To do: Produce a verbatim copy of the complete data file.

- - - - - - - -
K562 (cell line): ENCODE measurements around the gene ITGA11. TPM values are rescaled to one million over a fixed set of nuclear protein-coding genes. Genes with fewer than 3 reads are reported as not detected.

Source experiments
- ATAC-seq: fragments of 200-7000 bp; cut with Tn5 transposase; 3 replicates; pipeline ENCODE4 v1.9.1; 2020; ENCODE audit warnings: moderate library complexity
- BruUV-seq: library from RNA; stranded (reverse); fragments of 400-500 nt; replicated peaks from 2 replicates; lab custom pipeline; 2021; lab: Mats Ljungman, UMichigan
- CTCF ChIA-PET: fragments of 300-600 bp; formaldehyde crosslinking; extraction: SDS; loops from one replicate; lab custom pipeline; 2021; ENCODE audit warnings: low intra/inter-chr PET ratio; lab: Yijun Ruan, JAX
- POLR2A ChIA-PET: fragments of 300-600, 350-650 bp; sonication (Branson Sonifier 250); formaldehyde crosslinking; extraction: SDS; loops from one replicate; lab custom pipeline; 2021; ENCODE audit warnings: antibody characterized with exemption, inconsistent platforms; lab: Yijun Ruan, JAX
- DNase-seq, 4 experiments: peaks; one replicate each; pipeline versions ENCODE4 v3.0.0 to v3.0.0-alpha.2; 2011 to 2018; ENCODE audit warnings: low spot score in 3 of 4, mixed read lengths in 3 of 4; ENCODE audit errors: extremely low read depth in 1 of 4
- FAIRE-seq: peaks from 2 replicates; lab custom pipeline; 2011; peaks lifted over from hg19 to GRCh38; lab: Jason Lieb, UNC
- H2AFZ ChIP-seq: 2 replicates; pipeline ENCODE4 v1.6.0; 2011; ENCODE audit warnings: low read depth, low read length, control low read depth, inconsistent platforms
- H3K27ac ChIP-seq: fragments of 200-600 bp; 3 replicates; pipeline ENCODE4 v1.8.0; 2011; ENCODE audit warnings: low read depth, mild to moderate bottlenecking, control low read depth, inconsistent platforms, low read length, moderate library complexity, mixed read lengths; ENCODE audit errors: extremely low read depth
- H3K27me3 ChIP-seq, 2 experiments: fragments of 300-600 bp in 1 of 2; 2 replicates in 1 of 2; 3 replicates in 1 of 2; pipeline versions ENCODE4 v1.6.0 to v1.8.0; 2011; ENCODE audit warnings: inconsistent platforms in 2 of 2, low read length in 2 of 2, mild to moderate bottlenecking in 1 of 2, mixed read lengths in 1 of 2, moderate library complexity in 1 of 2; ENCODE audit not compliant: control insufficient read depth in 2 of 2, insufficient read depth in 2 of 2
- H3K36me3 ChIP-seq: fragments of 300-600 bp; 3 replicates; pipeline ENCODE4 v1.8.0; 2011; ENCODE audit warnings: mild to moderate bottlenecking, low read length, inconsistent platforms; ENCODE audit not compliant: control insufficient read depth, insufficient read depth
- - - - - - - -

K562 (cell line): ENCODE measurements around the gene ITGA11. TPM values are rescaled to one million over a fixed set of nuclear protein-coding genes. Genes with fewer than 3 reads are reported as not detected.

Source experiments
- ATAC-seq: fragments of 200-7000 bp; cut with Tn5 transposase; 3 replicates; pipeline ENCODE4 v1.9.1; 2020; ENCODE audit warnings: moderate library complexity
- BruUV-seq: library from RNA; stranded (reverse); fragments of 400-500 nt; replicated peaks from 2 replicates; lab custom pipeline; 2021; lab: Mats Ljungman, UMichigan
- CTCF ChIA-PET: fragments of 300-600 bp; formaldehyde crosslinking; extraction: SDS; loops from one replicate; lab custom pipeline; 2021; ENCODE audit warnings: low intra/inter-chr PET ratio; lab: Yijun Ruan, JAX
- POLR2A ChIA-PET: fragments of 300-600, 350-650 bp; sonication (Branson Sonifier 250); formaldehyde crosslinking; extraction: SDS; loops from one replicate; lab custom pipeline; 2021; ENCODE audit warnings: antibody characterized with exemption, inconsistent platforms; lab: Yijun Ruan, JAX
- DNase-seq, 4 experiments: peaks; one replicate each; pipeline versions ENCODE4 v3.0.0 to v3.0.0-alpha.2; 2011 to 2018; ENCODE audit warnings: low spot score in 3 of 4, mixed read lengths in 3 of 4; ENCODE audit errors: extremely low read depth in 1 of 4
- FAIRE-seq: peaks from 2 replicates; lab custom pipeline; 2011; peaks lifted over from hg19 to GRCh38; lab: Jason Lieb, UNC
- H2AFZ ChIP-seq: 2 replicates; pipeline ENCODE4 v1.6.0; 2011; ENCODE audit warnings: low read depth, low read length, control low read depth, inconsistent platforms
- H3K27ac ChIP-seq: fragments of 200-600 bp; 3 replicates; pipeline ENCODE4 v1.8.0; 2011; ENCODE audit warnings: low read depth, mild to moderate bottlenecking, control low read depth, inconsistent platforms, low read length, moderate library complexity, mixed read lengths; ENCODE audit errors: extremely low read depth
- H3K27me3 ChIP-seq, 2 experiments: fragments of 300-600 bp in 1 of 2; 2 replicates in 1 of 2; 3 replicates in 1 of 2; pipeline versions ENCODE4 v1.6.0 to v1.8.0; 2011; ENCODE audit warnings: inconsistent platforms in 2 of 2, low read length in 2 of 2, mild to moderate bottlenecking in 1 of 2, mixed read lengths in 1 of 2, moderate library complexity in 1 of 2; ENCODE audit not compliant: control insufficient read depth in 2 of 2, insufficient read depth in 2 of 2
- H3K36me3 ChIP-seq: fragments of 300-600 bp; 3 replicates; pipeline ENCODE4 v1.8.0; 2011; ENCODE audit warnings: mild to moderate bottlenecking, low read length, inconsistent platforms; ENCODE audit not compliant: control insufficient read depth, insufficient read depth